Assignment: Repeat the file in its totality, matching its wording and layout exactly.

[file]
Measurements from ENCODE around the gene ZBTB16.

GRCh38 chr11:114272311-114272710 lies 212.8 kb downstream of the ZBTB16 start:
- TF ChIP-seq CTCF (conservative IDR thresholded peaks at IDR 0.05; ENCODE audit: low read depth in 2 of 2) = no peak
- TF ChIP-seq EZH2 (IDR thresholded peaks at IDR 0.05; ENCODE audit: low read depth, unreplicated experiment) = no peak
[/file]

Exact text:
Measurements from ENCODE around the gene ZBTB16.

GRCh38 chr11:114272311-114272710 lies 212.8 kb downstream of the ZBTB16 start:
- TF ChIP-seq CTCF (conservative IDR thresholded peaks at IDR 0.05; ENCODE audit: low read depth in 2 of 2) = no peak
- TF ChIP-seq EZH2 (IDR thresholded peaks at IDR 0.05; ENCODE audit: low read depth, unreplicated experiment) = no peak